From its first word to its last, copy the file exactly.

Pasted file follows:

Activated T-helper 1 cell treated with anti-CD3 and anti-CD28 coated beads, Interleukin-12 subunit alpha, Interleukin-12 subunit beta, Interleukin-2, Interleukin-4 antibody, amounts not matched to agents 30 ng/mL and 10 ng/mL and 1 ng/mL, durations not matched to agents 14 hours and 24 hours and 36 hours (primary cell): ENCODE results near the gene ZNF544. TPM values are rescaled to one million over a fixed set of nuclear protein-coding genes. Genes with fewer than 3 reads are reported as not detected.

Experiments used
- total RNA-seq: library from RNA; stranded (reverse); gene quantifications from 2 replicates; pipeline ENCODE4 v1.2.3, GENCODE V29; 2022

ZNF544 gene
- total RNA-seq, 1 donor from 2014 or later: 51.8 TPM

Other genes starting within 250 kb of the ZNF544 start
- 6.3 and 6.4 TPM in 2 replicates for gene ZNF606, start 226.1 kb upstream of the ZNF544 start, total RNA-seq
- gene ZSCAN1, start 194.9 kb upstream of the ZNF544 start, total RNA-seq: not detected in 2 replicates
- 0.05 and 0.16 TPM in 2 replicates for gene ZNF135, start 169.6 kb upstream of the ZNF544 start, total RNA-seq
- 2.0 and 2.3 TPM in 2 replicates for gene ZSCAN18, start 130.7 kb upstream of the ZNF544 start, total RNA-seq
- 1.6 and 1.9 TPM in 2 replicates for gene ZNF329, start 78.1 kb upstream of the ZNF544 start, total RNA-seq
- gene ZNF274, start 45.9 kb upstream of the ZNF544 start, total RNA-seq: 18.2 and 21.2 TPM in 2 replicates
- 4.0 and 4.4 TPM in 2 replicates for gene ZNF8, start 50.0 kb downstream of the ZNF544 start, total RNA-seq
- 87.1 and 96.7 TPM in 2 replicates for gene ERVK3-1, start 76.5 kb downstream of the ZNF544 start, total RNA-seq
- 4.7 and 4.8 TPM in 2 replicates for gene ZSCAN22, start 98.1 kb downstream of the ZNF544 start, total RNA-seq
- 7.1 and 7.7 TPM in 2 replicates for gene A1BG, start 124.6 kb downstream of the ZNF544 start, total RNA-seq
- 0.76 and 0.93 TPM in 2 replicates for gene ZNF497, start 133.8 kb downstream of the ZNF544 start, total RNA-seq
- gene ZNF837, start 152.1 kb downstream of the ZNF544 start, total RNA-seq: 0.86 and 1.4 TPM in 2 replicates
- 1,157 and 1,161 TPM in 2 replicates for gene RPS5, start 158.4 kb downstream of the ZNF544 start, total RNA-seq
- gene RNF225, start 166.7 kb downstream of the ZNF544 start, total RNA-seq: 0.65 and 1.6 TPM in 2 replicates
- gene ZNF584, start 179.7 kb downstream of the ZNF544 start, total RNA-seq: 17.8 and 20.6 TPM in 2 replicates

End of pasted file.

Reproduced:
Activated T-helper 1 cell treated with anti-CD3 and anti-CD28 coated beads, Interleukin-12 subunit alpha, Interleukin-12 subunit beta, Interleukin-2, Interleukin-4 antibody, amounts not matched to agents 30 ng/mL and 10 ng/mL and 1 ng/mL, durations not matched to agents 14 hours and 24 hours and 36 hours (primary cell): ENCODE results near the gene ZNF544. TPM values are rescaled to one million over a fixed set of nuclear protein-coding genes. Genes with fewer than 3 reads are reported as not detected.

Experiments used
- total RNA-seq: library from RNA; stranded (reverse); gene quantifications from 2 replicates; pipeline ENCODE4 v1.2.3, GENCODE V29; 2022

ZNF544 gene
- total RNA-seq, 1 donor from 2014 or later: 51.8 TPM

Other genes starting within 250 kb of the ZNF544 start
- 6.3 and 6.4 TPM in 2 replicates for gene ZNF606, start 226.1 kb upstream of the ZNF544 start, total RNA-seq
- gene ZSCAN1, start 194.9 kb upstream of the ZNF544 start, total RNA-seq: not detected in 2 replicates
- 0.05 and 0.16 TPM in 2 replicates for gene ZNF135, start 169.6 kb upstream of the ZNF544 start, total RNA-seq
- 2.0 and 2.3 TPM in 2 replicates for gene ZSCAN18, start 130.7 kb upstream of the ZNF544 start, total RNA-seq
- 1.6 and 1.9 TPM in 2 replicates for gene ZNF329, start 78.1 kb upstream of the ZNF544 start, total RNA-seq
- gene ZNF274, start 45.9 kb upstream of the ZNF544 start, total RNA-seq: 18.2 and 21.2 TPM in 2 replicates
- 4.0 and 4.4 TPM in 2 replicates for gene ZNF8, start 50.0 kb downstream of the ZNF544 start, total RNA-seq
- 87.1 and 96.7 TPM in 2 replicates for gene ERVK3-1, start 76.5 kb downstream of the ZNF544 start, total RNA-seq
- 4.7 and 4.8 TPM in 2 replicates for gene ZSCAN22, start 98.1 kb downstream of the ZNF544 start, total RNA-seq
- 7.1 and 7.7 TPM in 2 replicates for gene A1BG, start 124.6 kb downstream of the ZNF544 start, total RNA-seq
- 0.76 and 0.93 TPM in 2 replicates for gene ZNF497, start 133.8 kb downstream of the ZNF544 start, total RNA-seq
- gene ZNF837, start 152.1 kb downstream of the ZNF544 start, total RNA-seq: 0.86 and 1.4 TPM in 2 replicates
- 1,157 and 1,161 TPM in 2 replicates for gene RPS5, start 158.4 kb downstream of the ZNF544 start, total RNA-seq
- gene RNF225, start 166.7 kb downstream of the ZNF544 start, total RNA-seq: 0.65 and 1.6 TPM in 2 replicates
- gene ZNF584, start 179.7 kb downstream of the ZNF544 start, total RNA-seq: 17.8 and 20.6 TPM in 2 replicates